The term climate change has been given different definitions by various researchers. For instance, Cook (2005) defined climate change as a change in the statistical distribution of weather over periods of time that range from decades to millions of years. Thus, it could be any long-term significant change in the average weather or in the distribution of weather events around an average (for example, greater or fewer extreme weather events) in a given region. In the context of environmental policy, climate change refers to changes in modern climate giving rise to global warming (IPCC, 2007). The International Council for Science (ICSU, 2007) indicated that climate change is one of the “global environmental changes (GEC)” and global environmental change refers to the set of transformation of land, oceans and atmosphere driven by inter-woven, socio-economic and natural processes. The Framework Convention on Climate Change (FCCC) in its Article 1 and cited in Green (2008) referred to climate change as a change of climate, which is attributed directly or indirectly to human activity that alters the composition of the global atmosphere and, which is in addition to natural variability observed over comparable time periods. Climate changes reflect variations within the earth’s atmosphere processes in other parts of the earth, such as oceans and ice caps, and the effect of human activities. Most forms of internal variability in the climate system could be recognized as a form of hysteresis, indicating that the current state of climate reflects not only the inputs but also the history of how it got to a given point or place. For instance, a decade of dry conditions may cause lakes to shrink. Indeed, climate change could be a self-perpetuating process, because different aspects of the environment respond in different ways to the fluctuations that inevitably occur.

The problems associated with climate changes have, however, been reported to include atmospheric temperature increases or decreases, which could give rise to changes in rainfall distribution and growing season length and greater frequency ← 13 | 14 → and severity of storms (Brady and Weil, 2005; Cunningham et al., 2005); sea level increase or decrease (Brady and Weil, 2005; Boesch et al., 2000; Cunningham et al., 2005; Green, 2008; Woodroffe and Horton, 2005) aggravating weather extremes such as flooding, drought and desertification which in turn result in soil quality breakdown, poverty food insecurity, social tensions and migration of people and breakdown in human health, water resources and natural resources – based livelihoods (ICSU, 2007) especially in Sub-Saharan Africa. The issues and problems associated with natural (forest products and land) and human (indigenous knowledge, agricultural skills/training and water management) resources and their current or potential relationship with climate have continued to receive a high level of national and international attention. Thus, it should come as no surprise that climate variability and the potential consequences of future climate change should be of considerable interests to stakeholders, policy makers and the general public, especially as they may act as an additional stressor to land and forest resources. However, regardless of the actions taken to mitigate or otherwise address the causes and consequences of climate change in the Sub-Saharan Africa, one of the most important responses to climate change would be to deliver timely information and current useful or relevant scientific findings to decision makers and the public. According to Boesch et al. (2000), to deliver such timely information and relevant scientific findings, the best available scientific information on the patterns, projections and consequences of both climate variability and change should be widely used, together with an understanding of associated uncertainties and should lead to informed policy making that protects the environment and ensures a sustainable future for the nation.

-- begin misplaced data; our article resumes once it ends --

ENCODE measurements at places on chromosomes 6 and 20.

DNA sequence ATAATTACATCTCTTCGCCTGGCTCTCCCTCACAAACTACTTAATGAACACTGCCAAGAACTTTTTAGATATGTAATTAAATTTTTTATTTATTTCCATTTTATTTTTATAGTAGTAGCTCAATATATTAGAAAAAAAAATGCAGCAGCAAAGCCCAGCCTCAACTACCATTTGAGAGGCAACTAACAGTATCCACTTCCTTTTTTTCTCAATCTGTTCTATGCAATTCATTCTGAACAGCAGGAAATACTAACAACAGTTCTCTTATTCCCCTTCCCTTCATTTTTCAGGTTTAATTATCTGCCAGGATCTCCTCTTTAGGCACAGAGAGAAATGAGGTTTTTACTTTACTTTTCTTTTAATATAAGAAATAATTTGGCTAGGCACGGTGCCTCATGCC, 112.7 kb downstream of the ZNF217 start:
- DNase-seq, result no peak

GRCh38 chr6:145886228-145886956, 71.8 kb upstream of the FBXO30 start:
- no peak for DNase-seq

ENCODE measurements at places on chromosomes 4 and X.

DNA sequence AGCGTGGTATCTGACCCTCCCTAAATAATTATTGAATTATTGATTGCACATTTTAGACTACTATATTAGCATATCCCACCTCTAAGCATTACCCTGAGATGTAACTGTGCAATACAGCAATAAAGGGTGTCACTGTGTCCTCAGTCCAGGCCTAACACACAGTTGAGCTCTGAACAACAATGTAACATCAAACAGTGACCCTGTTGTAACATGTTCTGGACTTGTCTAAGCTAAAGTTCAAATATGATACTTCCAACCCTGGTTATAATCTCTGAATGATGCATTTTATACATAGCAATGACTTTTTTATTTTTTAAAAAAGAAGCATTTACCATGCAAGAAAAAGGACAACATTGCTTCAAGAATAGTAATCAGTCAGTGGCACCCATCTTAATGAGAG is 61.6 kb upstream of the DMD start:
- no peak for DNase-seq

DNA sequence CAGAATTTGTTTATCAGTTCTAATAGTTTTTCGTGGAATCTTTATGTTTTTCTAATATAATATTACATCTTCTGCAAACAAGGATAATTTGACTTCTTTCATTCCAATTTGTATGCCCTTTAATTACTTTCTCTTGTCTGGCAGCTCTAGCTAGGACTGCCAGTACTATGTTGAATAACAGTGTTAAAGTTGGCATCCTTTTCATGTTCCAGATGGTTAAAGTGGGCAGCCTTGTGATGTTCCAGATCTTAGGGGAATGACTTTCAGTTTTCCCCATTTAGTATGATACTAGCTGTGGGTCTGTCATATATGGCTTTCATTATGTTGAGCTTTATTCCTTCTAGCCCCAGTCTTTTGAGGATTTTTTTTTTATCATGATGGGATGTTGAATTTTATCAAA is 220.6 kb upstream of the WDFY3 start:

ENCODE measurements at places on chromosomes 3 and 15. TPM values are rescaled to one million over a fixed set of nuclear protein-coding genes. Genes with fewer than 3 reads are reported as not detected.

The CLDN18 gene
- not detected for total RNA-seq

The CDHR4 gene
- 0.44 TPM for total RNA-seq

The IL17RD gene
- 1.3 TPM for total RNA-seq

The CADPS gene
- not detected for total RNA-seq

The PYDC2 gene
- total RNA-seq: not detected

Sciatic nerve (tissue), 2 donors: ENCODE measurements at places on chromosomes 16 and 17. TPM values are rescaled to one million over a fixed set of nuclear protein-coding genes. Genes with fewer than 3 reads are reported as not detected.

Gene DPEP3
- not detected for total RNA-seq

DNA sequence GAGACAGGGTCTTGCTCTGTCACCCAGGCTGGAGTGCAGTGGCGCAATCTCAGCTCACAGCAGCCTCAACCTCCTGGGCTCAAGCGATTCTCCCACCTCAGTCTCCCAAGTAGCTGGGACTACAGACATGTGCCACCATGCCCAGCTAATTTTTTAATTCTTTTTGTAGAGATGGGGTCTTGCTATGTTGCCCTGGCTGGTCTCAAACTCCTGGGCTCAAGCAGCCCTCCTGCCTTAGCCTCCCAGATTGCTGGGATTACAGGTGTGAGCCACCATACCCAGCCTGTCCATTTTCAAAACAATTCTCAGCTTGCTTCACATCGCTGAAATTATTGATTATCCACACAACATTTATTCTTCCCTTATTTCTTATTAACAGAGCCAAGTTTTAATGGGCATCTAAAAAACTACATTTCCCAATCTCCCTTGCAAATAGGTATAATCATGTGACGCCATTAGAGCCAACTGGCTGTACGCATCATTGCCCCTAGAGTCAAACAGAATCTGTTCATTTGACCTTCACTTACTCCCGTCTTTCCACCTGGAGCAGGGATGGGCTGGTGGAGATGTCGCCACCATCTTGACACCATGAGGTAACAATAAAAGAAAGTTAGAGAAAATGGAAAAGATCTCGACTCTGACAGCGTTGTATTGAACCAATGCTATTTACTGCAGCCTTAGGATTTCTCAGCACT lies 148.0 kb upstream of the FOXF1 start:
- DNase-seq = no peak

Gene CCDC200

ISBN (Softcover)
Publication date
2014 (November)
Ressourcen Management Artenvielfalt fossile Brennstoffe
Frankfurt am Main, Berlin, Bern, Bruxelles, New York, Oxford, Wien, 2014. 201 pp., 29 b/w fig., 17 tables

Biographical notes

Chukwuemeka Christopher Opara (Volume editor) Bernard Palmer Kfuban Yerima (Volume editor)

Chukwuemeka Christopher Opara was Lecturer in the Department of Soil Science and Technology in the School of Agriculture and Agricultural Technology at the Federal University of Technology, Owerri (Nigeria) until his early death in 2010. Bernard Palmer Kfuban Yerima is Professor of Soil Science in the Department of Soil Science, Faculty of Agronomy and Agricultural Science at the University of Dschang (Cameroon).


Title: The Impact of Climate Change on Sub-Sahara Africa